There are some crazy quick things that happen in this book–and the sweeping hand of cleaning up a neighborhood junked full of trendy fare and obnoxious aesthetics may make your head spin a little, but I have to give major props to Hope Larson for just getting the job done so we can move on to a Batgirl world that makes so much more sense and pits her against real challenges that balance out what’s been an overwhelmingly cartoony experience for Babs this past year. Not that there’s anything wrong with that, but reconciling Barbara Gordon to the rest of the Bat-Universe has been pretty difficult and it finally seems like Larson is bringing a much-needed balance to her character.
“Son of Penguin (Part 1)” also bring us a new and much-anticipated artist as well–Christopher Wildgoose, whose aesthetic is a nice middle point between the zanier animated freeform of Babs Tarr, and the grittier aggression of Rafael Albuquerque. Wildgoose may just have the steady mix of superhero and superfun to strike the right balance for this book’s audience.
I really like how he draws Babs as a real young woman who isn’t obsessed with her image, but has a specific style of her own without drawing attention to it. I also think he finds a nice contrast between the physical presence/behavior of Batgirl and that of Barbara Gordon. She occasionally feels a little long in the nose, but I like the specificity of her face (it’s not just a generic pretty-girl, which was a quality of Albuquerque’s art that I also very much appreciated).
I could quibble a little about some of the framing–in one action sequence in which Babs leaps from a van, her arm vanishes down the gutter of two panels and so seems to stretch on forever, but overall this is a great premiere effort for Wildgoose and well worth highlighting!
What about the story, though? How does Hope Larson handle Batgirl’s return to Burnside?
Fan-freakin’-tastically, that’s how.
Of course I’m biased. I very much disliked the hipster aesthetic that the previous team brought to the book, and Larson is doing everything in her power to deconstruct that as quickly as possible. It’s a little clunky because the deconstruction is so overt: Burnside has been taken over through gentrification in Barbara’s absence and she’s part of the problem. Her problem-solving Energy Company has created more trouble than it’s worth, it seems, driving out the younger crowd and making way for upscale snobbery. Where the previous team was perhaps trying to show how cool the millennial generation could be, this new effort is revealing the ugly side of that fence, and frankly it’s refreshing for a book to call out its own privilege.
Kudos for Babs getting back on track, too, with going back to school to become a librarian. Speaking strictly from a narrative perspective, this makes no sense whatsoever, but I don’t care: getting her back on this track is really exciting. As a professional access librarian myself, I could nitpick everything about her choice and those scenes in the classroom, but I’m not going to because I’m most interested in putting Batgirl back in the library than I am with an elegant solution to justify getting her there.
Did you get that off a promotional poster, Babs?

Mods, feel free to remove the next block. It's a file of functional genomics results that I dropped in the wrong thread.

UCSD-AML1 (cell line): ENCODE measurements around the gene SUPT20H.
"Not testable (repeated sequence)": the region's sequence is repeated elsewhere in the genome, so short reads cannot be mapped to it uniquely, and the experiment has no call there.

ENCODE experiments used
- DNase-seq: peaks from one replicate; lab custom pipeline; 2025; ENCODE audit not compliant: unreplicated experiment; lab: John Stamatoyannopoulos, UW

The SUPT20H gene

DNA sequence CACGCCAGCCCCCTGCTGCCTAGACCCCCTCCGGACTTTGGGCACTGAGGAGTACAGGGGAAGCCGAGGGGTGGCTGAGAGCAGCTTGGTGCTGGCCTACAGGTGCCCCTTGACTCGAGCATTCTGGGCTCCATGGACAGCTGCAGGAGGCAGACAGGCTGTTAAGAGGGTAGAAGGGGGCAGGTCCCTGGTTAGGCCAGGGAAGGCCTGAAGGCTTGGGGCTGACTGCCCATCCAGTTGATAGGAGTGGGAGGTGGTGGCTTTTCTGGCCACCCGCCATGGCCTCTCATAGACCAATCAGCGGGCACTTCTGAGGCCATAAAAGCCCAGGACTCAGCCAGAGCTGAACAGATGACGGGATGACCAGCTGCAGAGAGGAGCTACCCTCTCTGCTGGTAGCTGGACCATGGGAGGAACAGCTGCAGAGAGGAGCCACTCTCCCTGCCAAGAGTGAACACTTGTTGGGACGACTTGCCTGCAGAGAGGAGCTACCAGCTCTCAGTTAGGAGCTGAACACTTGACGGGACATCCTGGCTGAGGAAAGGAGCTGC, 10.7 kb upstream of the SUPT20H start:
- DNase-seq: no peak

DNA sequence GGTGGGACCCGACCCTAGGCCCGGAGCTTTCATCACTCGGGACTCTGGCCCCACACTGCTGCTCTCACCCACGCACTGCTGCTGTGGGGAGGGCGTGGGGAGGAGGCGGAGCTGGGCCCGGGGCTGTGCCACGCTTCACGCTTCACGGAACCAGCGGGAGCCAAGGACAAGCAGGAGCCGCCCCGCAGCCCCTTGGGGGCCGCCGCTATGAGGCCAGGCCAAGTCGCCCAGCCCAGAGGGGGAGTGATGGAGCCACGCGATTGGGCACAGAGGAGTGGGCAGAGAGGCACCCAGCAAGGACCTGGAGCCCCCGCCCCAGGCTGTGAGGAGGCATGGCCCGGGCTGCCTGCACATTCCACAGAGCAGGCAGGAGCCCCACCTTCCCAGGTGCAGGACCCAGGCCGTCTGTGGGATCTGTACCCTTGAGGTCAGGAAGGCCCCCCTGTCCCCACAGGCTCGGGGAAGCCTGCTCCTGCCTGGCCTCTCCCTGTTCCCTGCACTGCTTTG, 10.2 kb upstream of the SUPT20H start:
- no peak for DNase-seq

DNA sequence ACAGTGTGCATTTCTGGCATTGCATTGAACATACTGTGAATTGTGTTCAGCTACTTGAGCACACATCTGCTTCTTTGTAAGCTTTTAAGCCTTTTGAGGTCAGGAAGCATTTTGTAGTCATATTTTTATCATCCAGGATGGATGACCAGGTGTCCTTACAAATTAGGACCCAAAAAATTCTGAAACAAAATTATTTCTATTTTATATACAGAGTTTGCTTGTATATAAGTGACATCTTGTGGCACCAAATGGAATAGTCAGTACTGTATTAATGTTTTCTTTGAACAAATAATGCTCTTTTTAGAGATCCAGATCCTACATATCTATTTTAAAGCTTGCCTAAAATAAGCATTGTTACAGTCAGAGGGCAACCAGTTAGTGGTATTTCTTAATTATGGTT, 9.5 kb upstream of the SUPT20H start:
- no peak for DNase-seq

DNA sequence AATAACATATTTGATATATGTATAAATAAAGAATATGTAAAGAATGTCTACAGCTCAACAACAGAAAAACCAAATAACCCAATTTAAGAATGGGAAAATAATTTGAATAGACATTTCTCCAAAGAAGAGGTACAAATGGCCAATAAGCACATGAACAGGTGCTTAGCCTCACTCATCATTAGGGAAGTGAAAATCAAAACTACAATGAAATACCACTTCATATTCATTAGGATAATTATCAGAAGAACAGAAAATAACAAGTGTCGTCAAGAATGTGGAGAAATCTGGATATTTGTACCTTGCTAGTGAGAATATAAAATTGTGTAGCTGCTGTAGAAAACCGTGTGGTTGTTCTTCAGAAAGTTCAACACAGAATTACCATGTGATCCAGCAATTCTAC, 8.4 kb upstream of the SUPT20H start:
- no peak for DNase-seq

Which is all me way of saying that Larson putting Babs back on the train doesn’t necessarily feel organic at the moment, but I’m confident she will smooth over these difficulties. In one fell sweep, she’s dealt with Bab’s career, her random company that probably should never have been built, her environs, and, yes, even her love life.
A couple notes about Dick Grayson and Ethan Cobblepot.
- Dick Grayson! In a Batgirl book! And they’re chatting it up like good ol’ friends! Could be my favorite thing in a Batgirl comic in the last two years. And okay, they’re more brother-sister here than anything else, but hey, I’ll take it.
- Ethan Cobblepot: rich, privileged, and maybe corrupt. Babs isn’t fooled by his smooth exterior. There could an interesting dynamic between these two as she begins to investigate his involvement in potential Burnside human trafficking shenanigans. She won’t fall for this guy. He looks like John Constantine as a willowy teenager.
Who doesn’t love Dick?
Lastly, I will admit I like Francis Manapul’s variant cover better than Wildgoose’s original, but maybe I’m just tired of that cheeky sort of winking nod to the reader we’ve seen so much of from this title in the past.
- You’re ready for Batgirl to embark on her new crime-fighting career!
- You like to be on the ground floor of major changes in a character’s comic book continuity. I mean, come on: Babs is going back to school to become a librarian and Oswald Cobblepot has a kid?
- Dick and Babs! Sorta! Close enough!
This isn’t exactly elegant, but it’s getting the job done without apologies. I love that Larson has gone in with a surgical knife and is cutting away anything that won’t contribute to a healthy Batgirl title going forward. She’s also making her own mark by introducing Ethan Cobblepot to the world (can’t wait to see what he’s all about), and she’s brought Dick back into Babs’ life in a way that better than just peripheral “ex” nonsense. Wildgoose keeps the energy high in the art and this book has a solid combination of action and character building with a real emphasis on pushing the story forward. This is a very exciting time for Batgirl and I’m very optimistic about this new team!